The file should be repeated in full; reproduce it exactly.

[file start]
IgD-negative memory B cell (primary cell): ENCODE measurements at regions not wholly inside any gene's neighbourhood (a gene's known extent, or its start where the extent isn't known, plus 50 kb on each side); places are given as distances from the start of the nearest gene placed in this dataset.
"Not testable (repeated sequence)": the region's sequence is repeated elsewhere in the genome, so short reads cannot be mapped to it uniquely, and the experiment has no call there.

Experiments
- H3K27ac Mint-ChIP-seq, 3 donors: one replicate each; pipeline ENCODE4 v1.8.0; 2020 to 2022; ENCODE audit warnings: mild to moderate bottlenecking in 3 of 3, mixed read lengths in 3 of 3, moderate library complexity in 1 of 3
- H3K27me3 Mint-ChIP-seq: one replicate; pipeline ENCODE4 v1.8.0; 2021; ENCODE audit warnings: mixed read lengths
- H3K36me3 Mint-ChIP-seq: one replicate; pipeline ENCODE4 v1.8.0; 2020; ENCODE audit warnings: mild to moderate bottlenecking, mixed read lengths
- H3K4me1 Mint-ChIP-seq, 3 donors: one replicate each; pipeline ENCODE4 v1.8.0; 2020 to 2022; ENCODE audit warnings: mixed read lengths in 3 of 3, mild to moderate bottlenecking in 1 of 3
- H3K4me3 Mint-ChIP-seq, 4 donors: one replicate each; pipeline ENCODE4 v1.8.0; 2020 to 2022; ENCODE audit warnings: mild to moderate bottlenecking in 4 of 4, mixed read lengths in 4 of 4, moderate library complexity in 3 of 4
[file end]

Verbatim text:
IgD-negative memory B cell (primary cell): ENCODE measurements at regions not wholly inside any gene's neighbourhood (a gene's known extent, or its start where the extent isn't known, plus 50 kb on each side); places are given as distances from the start of the nearest gene placed in this dataset.
"Not testable (repeated sequence)": the region's sequence is repeated elsewhere in the genome, so short reads cannot be mapped to it uniquely, and the experiment has no call there.

Experiments
- H3K27ac Mint-ChIP-seq, 3 donors: one replicate each; pipeline ENCODE4 v1.8.0; 2020 to 2022; ENCODE audit warnings: mild to moderate bottlenecking in 3 of 3, mixed read lengths in 3 of 3, moderate library complexity in 1 of 3
- H3K27me3 Mint-ChIP-seq: one replicate; pipeline ENCODE4 v1.8.0; 2021; ENCODE audit warnings: mixed read lengths
- H3K36me3 Mint-ChIP-seq: one replicate; pipeline ENCODE4 v1.8.0; 2020; ENCODE audit warnings: mild to moderate bottlenecking, mixed read lengths
- H3K4me1 Mint-ChIP-seq, 3 donors: one replicate each; pipeline ENCODE4 v1.8.0; 2020 to 2022; ENCODE audit warnings: mixed read lengths in 3 of 3, mild to moderate bottlenecking in 1 of 3
- H3K4me3 Mint-ChIP-seq, 4 donors: one replicate each; pipeline ENCODE4 v1.8.0; 2020 to 2022; ENCODE audit warnings: mild to moderate bottlenecking in 4 of 4, mixed read lengths in 4 of 4, moderate library complexity in 3 of 4